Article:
Fewer Than Half Of States Join NAEP 'Pre-Test'
Washington--Despite what officials here insist is an "extraordinary'' growth in support for state-by-state comparisons of student achievement, only about 20 states have agreed to participate in a field test of the first assessment to allow such comparisons.
States had until late last week to decide whether to take part in the field test, which is scheduled to be conducted early next year by the National Assessment of Educational Progress.
Although the participation rate is lower than expected, the number is "quite enough for an adequate pre-test," according to Emerson Elliott, commissioner of the National Center for Education Statistics.
In addition, he and others said, many more states--perhaps as many as 40--are expected to participate in the actual assessment, which will take place in 1990.
That participation rate will demonstrate, observers said last week, the "dramatic change in attitude" that has occurred over the past decade on the issue of state comparisons.
As recently as five years ago, they noted, many educators, fearful of unfair or embarrassing comparisons, considered the idea of comparing achievement across states "heretical."
But since that time, support for the concept has grown as policymakers have turned their attention to educational outcomes, rather than "inputs," noted former Gov. Lamar Alexander of Tennessee, a leading proponent of state-by-state comparisons.
This growth in support, Mr. Alexander said, "is as good a symbol as I can think of of the change in the national education agenda."
"This came about," he said, "because the nation began asking the question, 'How are we doing?"'
"You can't tell how we're doing by measuring inputs," Mr. Alexander said. "You have to measure how we come out."
Mr. Alexander and others noted that smaller-scale pilot tests of state-level assessments have convinced educators that such comparisons can be conducted effectively and fairly. The largest such experiment, run by the Southern Regional Education Board, was considered a success by most participants. (See story on this page.)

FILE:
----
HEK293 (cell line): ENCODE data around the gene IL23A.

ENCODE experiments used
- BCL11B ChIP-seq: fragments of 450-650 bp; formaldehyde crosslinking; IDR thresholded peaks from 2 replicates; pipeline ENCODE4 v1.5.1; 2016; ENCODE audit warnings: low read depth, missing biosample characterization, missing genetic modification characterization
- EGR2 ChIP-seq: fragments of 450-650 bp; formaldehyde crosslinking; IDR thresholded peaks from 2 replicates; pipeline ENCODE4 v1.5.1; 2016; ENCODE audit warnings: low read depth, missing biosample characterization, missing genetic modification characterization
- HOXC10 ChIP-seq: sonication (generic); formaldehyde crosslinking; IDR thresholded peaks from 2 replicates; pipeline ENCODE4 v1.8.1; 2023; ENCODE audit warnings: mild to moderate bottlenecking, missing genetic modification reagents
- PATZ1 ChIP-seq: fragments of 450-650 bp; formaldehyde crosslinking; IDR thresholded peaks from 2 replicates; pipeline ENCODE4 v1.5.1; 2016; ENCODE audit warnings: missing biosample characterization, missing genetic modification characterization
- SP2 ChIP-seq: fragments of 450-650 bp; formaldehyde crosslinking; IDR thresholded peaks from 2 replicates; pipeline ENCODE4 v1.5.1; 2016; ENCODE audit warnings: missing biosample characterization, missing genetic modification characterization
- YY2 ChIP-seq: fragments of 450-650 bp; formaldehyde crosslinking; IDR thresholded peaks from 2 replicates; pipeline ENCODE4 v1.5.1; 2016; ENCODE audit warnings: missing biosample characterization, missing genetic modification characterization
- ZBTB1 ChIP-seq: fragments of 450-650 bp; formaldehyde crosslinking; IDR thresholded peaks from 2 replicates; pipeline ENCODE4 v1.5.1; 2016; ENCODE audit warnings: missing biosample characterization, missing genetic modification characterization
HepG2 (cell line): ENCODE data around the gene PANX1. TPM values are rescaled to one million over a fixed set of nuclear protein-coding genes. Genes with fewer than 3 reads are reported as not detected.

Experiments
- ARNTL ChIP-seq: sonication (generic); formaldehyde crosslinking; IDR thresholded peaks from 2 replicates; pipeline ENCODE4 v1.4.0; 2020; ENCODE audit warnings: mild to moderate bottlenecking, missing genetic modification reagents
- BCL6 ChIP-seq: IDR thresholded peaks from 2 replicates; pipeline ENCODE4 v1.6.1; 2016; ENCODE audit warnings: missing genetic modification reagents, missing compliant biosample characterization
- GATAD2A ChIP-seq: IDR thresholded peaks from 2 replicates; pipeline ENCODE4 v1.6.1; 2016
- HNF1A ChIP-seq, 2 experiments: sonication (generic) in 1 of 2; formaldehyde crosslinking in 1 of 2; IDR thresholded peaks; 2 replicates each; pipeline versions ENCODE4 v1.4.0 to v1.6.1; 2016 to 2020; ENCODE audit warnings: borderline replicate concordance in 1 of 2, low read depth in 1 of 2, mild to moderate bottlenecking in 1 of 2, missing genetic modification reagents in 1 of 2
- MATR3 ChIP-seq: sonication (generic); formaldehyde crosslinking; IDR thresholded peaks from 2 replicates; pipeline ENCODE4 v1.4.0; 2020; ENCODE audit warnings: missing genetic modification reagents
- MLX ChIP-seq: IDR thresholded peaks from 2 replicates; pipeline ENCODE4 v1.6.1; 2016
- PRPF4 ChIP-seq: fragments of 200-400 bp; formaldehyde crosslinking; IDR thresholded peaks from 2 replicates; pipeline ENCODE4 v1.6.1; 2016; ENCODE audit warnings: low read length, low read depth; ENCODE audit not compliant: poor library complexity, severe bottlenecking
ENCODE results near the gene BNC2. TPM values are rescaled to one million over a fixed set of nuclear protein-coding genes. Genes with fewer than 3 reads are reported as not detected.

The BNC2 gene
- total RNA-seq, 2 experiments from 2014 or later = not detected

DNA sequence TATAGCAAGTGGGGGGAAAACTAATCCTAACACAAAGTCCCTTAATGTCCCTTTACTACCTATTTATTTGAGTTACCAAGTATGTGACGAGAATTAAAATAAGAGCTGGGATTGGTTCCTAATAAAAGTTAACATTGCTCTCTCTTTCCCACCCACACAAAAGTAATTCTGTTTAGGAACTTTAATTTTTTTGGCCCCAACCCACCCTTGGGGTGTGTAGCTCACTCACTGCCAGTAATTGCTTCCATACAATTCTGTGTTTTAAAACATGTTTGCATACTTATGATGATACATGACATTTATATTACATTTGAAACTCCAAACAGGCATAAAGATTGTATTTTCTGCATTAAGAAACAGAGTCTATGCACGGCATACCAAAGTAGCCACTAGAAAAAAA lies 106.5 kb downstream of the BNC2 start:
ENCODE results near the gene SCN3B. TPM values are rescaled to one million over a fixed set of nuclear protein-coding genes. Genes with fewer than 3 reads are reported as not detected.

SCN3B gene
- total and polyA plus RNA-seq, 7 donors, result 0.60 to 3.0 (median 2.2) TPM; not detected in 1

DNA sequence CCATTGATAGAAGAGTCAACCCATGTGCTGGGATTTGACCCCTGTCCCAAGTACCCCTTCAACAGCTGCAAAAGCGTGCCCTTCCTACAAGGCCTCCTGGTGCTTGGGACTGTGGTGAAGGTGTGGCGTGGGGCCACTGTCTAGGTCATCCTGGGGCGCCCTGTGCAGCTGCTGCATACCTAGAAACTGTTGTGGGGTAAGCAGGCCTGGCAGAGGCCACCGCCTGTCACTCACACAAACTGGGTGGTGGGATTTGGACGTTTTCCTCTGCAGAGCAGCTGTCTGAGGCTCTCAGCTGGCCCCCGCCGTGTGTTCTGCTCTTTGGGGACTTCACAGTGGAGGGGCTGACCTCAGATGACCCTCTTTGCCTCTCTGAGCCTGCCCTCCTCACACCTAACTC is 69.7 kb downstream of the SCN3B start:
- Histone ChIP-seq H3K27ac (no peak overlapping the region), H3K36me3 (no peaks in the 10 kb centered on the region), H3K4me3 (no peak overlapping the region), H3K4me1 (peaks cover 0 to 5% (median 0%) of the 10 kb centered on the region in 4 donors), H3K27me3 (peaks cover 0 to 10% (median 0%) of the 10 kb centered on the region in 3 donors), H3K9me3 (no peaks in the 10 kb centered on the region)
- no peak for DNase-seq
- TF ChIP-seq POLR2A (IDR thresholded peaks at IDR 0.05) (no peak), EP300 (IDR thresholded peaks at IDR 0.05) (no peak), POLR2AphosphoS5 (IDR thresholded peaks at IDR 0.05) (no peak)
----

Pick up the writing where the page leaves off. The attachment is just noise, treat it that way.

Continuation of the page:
But despite such enthusiasm, educators in a few states question whether the project will be worth the time and money it will take. The assessment, they argue, will add to students' testing burden without providing the kind of school- and district-level data that could lead to improvements in achievement.
Mr. Alexander acknowledged that state-level comparisons do not go far enough, and said that district-by-district comparisons are the next logical step. "State-by-state comparisons will, in reality, have limited usefulness," he said. "Most problems are solved community by community."
Nevertheless, he said, state comparisons are "a step in the right direction."
Law Authorized Expansion
Created by the Congress in 1969, naep is a federally funded assessment that tests about 100,000 students every two years in reading, writing, mathematics, and other subjects. The assessment is currently conducted by the Educational Testing Service under contract to the Education Department.
The Hawkins-Stafford Education Improvement Act of 1988 pl 100-297, which reauthorized the assessment, also authorized naep to con4duct a trial 8th-grade math assessment in 1990 "with the purpose of determining whether such an assessment yields valid, reliable, state representative data."